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Baby Boomers' New Breed of Crib

June 27, 1992|KATHRYN BOLD | SPECIAL TO THE TIMES

Babies were once lulled to sleep in cribs adorned with pink bunnies, yellow lambs and pastel blue teddy bears.

Peek into a nursery today, however, and one can find baby surrounded by polka-dotted dinosaurs running rampant beneath purple-and-hot-pink palm trees, howling coyotes and cacti and schools of rainbow-colored tropical fish.

Infant bedding often has a decidedly grown-up look, with Monet-inspired floral prints, bright geometric patterns and expensive Battenburg lace. Black--yes, black--is a popular color in many of the new bold prints.

The cribs themselves have become like fine furniture. Parents invest hundreds of dollars in them, as if the cribs will be used for generations, not discarded after the child learns to crawl.

Who's responsible for these upscale baby beds?

The baby boomers.

Many have put off having children until they're financially comfortable. When at last a baby comes, they can invest heavily in a crib, the bedding and all of the trimmings.

"It's an emotional buy," said Barry Amster of Bellini in Costa Mesa. "A lot of people go all out, especially on their first child. They want their baby to have the best."

Bellini caters to parents who want fine cribs, custom bedding, matching furniture, the works. One customer, Nina Link of Anaheim Hills, had all of her newborn daughter's bedding custom-made out of a pink floral fabric, then ordered matching hand-painted baby furniture and every conceivable accessory--including a coordinating light switch.

"I did it from the hospital bed," she said proudly. "My husband brought the fabrics back and forth."

Many parents begin furnishing the nursery by picking out top-of-the-line cribs. At Bellini, fine Italian-made cribs hand-carved from beechwood range from $500 to $750. Most feature thick wooden arches, concealed hardware and a pull-out drawer.

Bedding can cost more than the crib by the time parents are finished buying every last ruffled pillow. A custom-made five-piece set--including comforter, bumper, sheet, dust ruffle and pillow--costs $500 to $700 at Bellini.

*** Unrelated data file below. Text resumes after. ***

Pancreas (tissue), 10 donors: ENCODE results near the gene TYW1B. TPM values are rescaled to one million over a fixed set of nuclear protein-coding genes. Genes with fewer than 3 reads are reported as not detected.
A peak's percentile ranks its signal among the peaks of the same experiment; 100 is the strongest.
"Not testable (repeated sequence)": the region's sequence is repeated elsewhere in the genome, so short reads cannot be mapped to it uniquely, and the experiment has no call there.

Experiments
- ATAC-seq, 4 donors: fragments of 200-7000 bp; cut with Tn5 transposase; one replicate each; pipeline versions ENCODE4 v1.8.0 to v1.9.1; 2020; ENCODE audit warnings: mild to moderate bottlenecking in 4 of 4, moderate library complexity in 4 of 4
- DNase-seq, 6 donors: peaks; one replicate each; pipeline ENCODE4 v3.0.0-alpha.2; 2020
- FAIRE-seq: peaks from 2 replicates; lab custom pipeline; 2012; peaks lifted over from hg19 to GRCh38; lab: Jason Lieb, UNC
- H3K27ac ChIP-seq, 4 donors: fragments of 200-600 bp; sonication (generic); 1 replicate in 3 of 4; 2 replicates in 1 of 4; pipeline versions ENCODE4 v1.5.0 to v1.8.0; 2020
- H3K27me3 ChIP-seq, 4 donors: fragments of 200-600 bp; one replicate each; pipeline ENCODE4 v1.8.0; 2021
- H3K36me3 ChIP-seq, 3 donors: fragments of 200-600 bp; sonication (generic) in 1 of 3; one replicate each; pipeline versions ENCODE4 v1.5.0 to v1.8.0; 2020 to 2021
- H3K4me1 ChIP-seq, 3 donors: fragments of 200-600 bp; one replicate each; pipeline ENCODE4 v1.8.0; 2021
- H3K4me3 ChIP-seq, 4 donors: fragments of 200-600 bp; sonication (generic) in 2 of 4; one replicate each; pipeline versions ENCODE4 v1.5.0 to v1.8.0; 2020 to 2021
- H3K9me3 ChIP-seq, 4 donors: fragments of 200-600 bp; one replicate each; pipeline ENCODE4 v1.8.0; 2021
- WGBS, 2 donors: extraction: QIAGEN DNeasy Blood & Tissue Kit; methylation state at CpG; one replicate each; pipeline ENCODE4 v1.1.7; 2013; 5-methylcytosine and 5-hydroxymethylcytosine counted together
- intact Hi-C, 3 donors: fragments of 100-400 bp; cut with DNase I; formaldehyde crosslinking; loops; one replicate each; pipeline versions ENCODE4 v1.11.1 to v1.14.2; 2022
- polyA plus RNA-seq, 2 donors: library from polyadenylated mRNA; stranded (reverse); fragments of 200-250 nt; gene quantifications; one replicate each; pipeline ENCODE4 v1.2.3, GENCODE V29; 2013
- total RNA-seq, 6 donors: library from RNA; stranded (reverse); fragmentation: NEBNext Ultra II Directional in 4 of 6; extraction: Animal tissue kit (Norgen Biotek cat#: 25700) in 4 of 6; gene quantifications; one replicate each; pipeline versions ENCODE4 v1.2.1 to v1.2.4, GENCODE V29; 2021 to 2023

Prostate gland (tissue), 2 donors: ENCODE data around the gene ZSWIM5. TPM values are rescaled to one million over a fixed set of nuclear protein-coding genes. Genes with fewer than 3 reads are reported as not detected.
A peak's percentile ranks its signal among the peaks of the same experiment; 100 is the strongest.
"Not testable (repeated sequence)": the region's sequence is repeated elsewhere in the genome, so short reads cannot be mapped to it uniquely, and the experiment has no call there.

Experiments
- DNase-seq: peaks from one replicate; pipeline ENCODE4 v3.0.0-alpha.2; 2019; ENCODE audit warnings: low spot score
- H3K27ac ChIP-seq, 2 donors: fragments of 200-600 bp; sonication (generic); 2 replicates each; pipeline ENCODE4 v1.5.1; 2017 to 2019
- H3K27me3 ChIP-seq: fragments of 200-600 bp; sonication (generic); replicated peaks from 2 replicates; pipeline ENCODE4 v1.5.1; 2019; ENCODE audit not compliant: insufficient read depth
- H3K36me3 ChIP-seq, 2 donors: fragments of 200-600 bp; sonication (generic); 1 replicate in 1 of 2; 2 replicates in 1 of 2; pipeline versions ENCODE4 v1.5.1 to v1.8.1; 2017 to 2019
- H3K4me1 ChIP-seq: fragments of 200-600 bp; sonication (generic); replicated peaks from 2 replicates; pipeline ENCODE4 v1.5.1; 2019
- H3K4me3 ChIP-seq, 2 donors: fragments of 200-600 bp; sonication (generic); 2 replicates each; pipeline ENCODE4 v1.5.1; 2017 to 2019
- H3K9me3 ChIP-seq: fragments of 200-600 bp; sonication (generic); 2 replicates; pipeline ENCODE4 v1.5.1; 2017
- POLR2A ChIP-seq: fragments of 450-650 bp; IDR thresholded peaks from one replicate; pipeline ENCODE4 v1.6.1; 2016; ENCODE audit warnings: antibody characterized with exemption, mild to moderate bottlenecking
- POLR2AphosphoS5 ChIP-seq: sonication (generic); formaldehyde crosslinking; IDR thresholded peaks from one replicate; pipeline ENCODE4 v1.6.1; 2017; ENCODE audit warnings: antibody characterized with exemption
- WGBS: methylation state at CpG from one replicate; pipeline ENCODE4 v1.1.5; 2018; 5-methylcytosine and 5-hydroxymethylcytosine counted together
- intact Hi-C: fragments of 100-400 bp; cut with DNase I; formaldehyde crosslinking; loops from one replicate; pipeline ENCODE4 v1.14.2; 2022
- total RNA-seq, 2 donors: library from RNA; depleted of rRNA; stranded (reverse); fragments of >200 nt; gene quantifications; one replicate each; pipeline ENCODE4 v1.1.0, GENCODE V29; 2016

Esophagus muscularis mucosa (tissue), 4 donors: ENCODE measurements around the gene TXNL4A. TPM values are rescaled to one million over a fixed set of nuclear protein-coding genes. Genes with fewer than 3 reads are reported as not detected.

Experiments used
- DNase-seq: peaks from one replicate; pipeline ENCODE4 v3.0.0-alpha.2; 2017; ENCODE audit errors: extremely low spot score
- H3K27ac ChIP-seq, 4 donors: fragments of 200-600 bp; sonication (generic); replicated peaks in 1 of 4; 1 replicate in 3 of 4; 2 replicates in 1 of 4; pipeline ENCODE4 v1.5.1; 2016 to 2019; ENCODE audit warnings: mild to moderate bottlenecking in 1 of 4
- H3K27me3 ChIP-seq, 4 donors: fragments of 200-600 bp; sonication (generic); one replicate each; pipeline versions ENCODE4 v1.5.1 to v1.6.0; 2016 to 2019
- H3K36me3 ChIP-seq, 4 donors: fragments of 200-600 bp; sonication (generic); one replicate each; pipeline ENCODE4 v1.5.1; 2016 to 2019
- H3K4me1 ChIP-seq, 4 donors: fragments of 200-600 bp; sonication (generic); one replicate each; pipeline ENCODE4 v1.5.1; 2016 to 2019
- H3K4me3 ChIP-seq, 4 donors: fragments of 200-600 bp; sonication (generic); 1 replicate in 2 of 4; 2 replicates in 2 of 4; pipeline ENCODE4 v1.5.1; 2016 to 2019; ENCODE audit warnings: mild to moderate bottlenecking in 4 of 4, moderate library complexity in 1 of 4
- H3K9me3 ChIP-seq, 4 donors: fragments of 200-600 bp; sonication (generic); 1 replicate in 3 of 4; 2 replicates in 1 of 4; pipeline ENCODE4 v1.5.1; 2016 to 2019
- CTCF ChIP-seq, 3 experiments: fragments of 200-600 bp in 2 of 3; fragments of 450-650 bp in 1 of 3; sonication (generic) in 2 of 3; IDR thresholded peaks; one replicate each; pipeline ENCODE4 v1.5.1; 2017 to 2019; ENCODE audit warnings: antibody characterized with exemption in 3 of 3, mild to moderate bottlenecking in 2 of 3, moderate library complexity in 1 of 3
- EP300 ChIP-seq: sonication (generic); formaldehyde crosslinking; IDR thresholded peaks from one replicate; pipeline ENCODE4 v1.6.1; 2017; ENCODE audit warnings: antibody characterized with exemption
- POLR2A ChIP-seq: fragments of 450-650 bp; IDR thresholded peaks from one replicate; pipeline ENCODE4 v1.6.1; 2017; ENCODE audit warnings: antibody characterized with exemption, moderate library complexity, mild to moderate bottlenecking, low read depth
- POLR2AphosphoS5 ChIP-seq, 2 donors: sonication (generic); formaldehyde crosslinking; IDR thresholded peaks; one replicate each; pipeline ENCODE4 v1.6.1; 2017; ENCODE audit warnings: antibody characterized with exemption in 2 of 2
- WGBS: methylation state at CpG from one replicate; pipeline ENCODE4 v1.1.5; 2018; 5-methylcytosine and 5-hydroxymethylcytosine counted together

Bergstrom in Anaheim has a showroom filled with more than 100 cribs in all materials and finishes, ranging from $150 for metal cribs painted in primary colors to about $480 for a crib carved of golden ash, with high, thick arches.

There's an equally impressive selection of bedding. The "Yippie Coyote" bedding set has baby coyotes printed in Southwest colors of peach and mint. To complete the look, there's a mobile of coyotes and rabbits and a full-size stuffed cactus, without the needles.

Appliqued animals are especially hot. "Bubba," a football-playing bear, adorns a bedding set that has a coordinating football pillow and a mobile of tiny footballs.

"The whole baby's bedding category has grown," said Pierre Bergstrom, general manager of Bergstrom. "Four years ago, there were 50 companies making bedding. Now there are 250. It's so fashionable. People are spending more money on bumpers and quilts and pillows."

One person credited with taking baby's bedding out of the pink is Shirley Pepys, founding president of Noel Joanna Inc. (NoJo) in Rancho Santa Margarita.

"The prettier, the more expensive, the more demand there is," Pepys said.

Her 21-year-old company has introduced colorful, sophisticated prints into the nursery.

"Before then, there was no fashion. Nothing coordinated. You had to run around to six different stores to find things that matched. There was no such thing as a baby's dust ruffle," she says. "The last six years have seen explosive growth" in infant bedding.

The inspiration for NoJo's designs often comes from unlikely sources. Pepys was staying at the Mirage in Las Vegas when she spotted a hotel logo emblazoned with colorful palm trees. Before she left, she bought a T-shirt with the logo. She decided the hot pink, purple and jade palms belonged on a NoJo print that had baby dinosaurs and black and white polka dots.

"Whoever thought you'd have palm trees in a baby's room?" she asked. The palm trees worked. "Tiny Dino" is her top seller.

"We've broken all the trends in decorating the nursery," Pepys said. "We were the first company to come out with black and white" for baby's bedding.

"Puppy Love" features two tail-wagging, black-and-white Scottish terriers with red bows. Fathers have become more involved in choosing baby's bedding; they like the bolder graphics and colors, Pepys said.

Even she is sometimes surprised at how wild the nursery can get. On a whim, she decided to show NoJo's new "Fiesta Fish" collection to buyers at a trade show, not expecting people to snap up baby's bedding festooned with tropical fish.

"First of all, fish in a baby's nursery?" Pepys said. NoJo had so many interested buyers, the company immediately added the fish to its line.

"There's still no indication that the nursery is going back to baby blue and baby pink," she said.

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